While most banks understand the need to enhance their technological capabilities and digital offerings, the leaders of more tech-savvy banks reveal they’re seeking outside help, as well as focusing greater internal resources and more board attention to the technological conundrum faced by the industry; that is, how to make their banks more efficient, and better serve customers so they don’t take their deposit dollars or loan business to another competitor—whether that’s the local credit union, one of the big banks or a digital challenger.

Based on the survey, we uncovered five lessons from these banks that you should consider adopting in your own institution. At the very least, you should be discussing these issues at your next board meeting.

1. Tech-savvy banks see a primarily digital future for their organizations.
While innovation leaders and laggards are equally as likely to cite the improvement of the digital user experience as a top goal over the next two years, respondents from tech-savvy banks are less likely to focus on the branch channel. Just 14 percent plan to upgrade their branch technology in the next two years, and 14 percent plan to add new technology in their branches, compared to roughly half of respondents from fast follower or technologically struggling banks.

Goals-chart.png

Tech-savvy banks are also more likely to indicate that they plan to close branches—29 percent, compared to 8 percent of their peers—and they’re slightly more likely add branches that are smaller—57 percent, compared to 45 percent.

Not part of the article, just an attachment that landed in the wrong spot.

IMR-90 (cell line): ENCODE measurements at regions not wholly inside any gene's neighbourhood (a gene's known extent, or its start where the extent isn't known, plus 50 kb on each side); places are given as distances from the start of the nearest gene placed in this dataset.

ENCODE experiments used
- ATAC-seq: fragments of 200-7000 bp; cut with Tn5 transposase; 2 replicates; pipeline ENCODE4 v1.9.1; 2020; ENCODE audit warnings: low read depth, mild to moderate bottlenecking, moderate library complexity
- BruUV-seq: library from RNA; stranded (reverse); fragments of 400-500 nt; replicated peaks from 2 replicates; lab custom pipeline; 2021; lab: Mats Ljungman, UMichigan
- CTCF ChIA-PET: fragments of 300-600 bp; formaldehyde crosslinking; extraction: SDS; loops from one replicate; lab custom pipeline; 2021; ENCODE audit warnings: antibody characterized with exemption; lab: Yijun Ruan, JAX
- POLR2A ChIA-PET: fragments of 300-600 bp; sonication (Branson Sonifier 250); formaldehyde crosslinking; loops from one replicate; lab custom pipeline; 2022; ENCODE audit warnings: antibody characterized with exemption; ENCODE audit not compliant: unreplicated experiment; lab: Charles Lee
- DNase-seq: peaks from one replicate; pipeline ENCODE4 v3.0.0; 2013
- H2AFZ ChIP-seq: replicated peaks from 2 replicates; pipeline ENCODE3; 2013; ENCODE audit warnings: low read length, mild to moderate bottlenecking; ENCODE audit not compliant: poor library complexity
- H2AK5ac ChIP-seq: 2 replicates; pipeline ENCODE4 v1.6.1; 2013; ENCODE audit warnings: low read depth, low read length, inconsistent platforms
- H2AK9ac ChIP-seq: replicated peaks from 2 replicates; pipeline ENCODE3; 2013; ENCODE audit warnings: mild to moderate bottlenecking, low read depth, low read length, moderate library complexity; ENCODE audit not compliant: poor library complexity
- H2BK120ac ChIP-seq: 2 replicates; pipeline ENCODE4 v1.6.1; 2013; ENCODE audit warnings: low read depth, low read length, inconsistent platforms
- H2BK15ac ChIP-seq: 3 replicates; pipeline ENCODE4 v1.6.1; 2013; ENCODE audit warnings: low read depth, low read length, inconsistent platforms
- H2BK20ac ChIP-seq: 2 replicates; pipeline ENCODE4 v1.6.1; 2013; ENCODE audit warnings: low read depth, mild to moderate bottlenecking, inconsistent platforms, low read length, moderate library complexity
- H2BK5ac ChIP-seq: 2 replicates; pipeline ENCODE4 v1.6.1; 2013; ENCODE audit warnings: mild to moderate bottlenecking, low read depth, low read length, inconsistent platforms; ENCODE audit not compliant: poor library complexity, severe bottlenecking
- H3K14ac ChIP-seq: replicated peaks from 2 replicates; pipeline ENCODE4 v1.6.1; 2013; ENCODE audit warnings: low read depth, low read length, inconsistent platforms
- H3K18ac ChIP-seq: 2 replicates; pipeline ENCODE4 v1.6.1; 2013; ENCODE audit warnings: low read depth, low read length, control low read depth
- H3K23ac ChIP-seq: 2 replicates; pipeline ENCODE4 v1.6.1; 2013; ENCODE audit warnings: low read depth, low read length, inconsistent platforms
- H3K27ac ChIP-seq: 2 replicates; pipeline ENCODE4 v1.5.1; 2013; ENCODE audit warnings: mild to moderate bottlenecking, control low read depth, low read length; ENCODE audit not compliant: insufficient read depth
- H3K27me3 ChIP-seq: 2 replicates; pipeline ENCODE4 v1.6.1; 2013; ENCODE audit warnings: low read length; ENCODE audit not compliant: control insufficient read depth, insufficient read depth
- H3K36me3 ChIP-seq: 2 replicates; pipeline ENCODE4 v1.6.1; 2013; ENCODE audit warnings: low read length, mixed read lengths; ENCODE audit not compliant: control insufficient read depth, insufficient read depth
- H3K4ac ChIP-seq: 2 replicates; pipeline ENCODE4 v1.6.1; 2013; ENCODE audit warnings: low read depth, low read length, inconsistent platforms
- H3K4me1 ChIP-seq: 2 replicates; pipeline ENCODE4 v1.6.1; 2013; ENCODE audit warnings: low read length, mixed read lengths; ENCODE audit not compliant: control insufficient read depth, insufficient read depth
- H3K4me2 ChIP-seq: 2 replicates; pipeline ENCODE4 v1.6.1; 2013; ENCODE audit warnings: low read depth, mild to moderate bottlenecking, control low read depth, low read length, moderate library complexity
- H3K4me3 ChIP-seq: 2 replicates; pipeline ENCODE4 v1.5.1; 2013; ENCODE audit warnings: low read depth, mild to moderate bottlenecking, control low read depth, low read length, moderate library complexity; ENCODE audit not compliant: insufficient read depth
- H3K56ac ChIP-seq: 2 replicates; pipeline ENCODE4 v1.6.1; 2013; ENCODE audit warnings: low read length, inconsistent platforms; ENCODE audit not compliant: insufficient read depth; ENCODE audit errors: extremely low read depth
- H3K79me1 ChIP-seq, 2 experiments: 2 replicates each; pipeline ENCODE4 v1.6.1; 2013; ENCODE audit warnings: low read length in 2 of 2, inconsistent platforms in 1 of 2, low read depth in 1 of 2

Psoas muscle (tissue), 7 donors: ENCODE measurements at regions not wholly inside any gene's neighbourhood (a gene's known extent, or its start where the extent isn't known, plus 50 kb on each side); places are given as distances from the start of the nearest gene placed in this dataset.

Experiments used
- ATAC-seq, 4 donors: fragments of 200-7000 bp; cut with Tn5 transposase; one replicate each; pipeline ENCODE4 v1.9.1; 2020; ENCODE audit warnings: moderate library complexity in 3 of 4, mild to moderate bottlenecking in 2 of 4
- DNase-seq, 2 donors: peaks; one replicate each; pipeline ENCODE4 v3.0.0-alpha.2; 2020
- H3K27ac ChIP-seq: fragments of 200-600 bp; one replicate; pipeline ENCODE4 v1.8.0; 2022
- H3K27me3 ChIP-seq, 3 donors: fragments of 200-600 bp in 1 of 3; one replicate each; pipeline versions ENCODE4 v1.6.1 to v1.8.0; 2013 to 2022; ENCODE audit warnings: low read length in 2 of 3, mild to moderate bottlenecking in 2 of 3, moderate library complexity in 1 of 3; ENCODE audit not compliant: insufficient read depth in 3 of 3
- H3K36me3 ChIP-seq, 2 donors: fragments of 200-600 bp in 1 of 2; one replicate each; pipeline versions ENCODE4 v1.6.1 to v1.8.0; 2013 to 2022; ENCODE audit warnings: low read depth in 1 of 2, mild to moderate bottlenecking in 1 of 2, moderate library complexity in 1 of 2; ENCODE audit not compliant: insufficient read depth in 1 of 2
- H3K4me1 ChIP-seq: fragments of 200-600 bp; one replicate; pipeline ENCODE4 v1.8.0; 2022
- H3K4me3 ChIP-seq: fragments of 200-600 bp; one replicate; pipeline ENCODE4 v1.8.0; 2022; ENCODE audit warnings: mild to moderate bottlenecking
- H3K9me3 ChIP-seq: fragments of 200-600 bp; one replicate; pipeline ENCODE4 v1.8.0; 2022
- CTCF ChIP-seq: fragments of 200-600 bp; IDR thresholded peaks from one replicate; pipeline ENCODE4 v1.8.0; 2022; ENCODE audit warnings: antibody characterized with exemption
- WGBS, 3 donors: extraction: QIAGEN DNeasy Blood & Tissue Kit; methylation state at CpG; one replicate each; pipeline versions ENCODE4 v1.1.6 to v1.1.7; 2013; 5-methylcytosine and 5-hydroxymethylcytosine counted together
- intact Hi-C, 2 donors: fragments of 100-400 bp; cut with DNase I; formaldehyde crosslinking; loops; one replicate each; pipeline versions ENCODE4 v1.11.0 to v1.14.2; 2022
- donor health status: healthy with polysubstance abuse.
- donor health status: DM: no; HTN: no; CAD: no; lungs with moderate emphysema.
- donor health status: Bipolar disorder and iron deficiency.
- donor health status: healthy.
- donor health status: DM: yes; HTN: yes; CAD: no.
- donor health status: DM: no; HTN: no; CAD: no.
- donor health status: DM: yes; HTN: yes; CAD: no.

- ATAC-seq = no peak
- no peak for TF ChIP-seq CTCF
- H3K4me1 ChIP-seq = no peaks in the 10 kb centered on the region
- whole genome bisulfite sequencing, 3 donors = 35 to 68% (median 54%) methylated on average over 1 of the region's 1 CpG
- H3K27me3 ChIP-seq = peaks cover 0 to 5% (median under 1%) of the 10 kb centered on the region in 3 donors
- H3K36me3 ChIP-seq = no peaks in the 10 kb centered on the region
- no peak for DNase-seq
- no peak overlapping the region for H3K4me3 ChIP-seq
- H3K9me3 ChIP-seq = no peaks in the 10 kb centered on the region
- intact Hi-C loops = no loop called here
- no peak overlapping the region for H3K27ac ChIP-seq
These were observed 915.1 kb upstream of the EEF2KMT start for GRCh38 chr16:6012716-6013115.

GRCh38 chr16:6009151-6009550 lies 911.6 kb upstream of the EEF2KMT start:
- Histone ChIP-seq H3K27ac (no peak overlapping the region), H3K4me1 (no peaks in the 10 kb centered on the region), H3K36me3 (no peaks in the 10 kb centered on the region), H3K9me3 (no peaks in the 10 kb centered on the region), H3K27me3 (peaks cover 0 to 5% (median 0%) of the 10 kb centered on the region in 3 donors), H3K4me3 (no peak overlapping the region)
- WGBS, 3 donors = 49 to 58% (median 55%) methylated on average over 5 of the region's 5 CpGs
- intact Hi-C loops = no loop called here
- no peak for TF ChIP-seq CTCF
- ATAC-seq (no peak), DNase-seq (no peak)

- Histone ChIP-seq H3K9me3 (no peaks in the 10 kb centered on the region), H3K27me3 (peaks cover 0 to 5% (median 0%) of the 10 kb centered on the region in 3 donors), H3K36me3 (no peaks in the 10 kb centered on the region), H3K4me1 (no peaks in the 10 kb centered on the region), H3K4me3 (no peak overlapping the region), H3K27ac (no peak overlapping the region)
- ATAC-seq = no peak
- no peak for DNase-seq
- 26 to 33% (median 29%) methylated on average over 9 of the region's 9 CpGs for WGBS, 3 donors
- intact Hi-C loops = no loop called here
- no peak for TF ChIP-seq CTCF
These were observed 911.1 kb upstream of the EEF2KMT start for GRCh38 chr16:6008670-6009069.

With branch traffic down but customers still expecting great service from their financial provider—in a digital format—many banks will need to rethink branch strategies. “There is a newer branch model that, to me, more resembles an office environment that you would go to get advice, to sit down and meet with people, but it’s really not a place where transactions are going to be taking place,” says Frank Sorrentino, the chief executive of $5.3 billion asset ConnectOne Bancorp, based in Englewood Cliffs, New Jersey. The branch still has a place in the banking ecosystem, but “people want a high level of accessibility, and the highest form of accessibility is going to be through the digital channel.”

2. Industry-leading banks are more likely to seek newer technology startups to work with, rather than established providers.
Seventy-one percent of tech-savvy banks have a board and management team who are open to working with newer technology providers that were founded within the past five years, to help implement new products and services, or create efficiencies within the organization. In contrast, 31 percent of their peers haven’t considered working with a startup, and 10 percent aren’t open to the idea.

“We in the smaller end of the banking space find ourselves constrained in how much investment we can make in technology,” says Scott Blake, the chief information officer at $4.3 billion asset Bangor Savings Bank, in Bangor, Maine. “So, we have to find creative ways to leverage the investments that we are able to make, and one of the ways that we’re able to do that is in looking at some of these earlier-stage companies that are on the right track and trying to find strategic ways that we can connect with them.”

Working with newer providers could require extra due diligence, and banks leading the field when it comes to technological adoption indicate they’re willing to take a little more time to get to know the companies with which they plan to work. This means meeting with the vendor’s executive team (100 percent of respondents from tech-savvy organizations, versus 62 percent of their peers) and visiting the vendor’s headquarters to meet its staff and understand its culture (71 percent, compared to 51 percent of peers).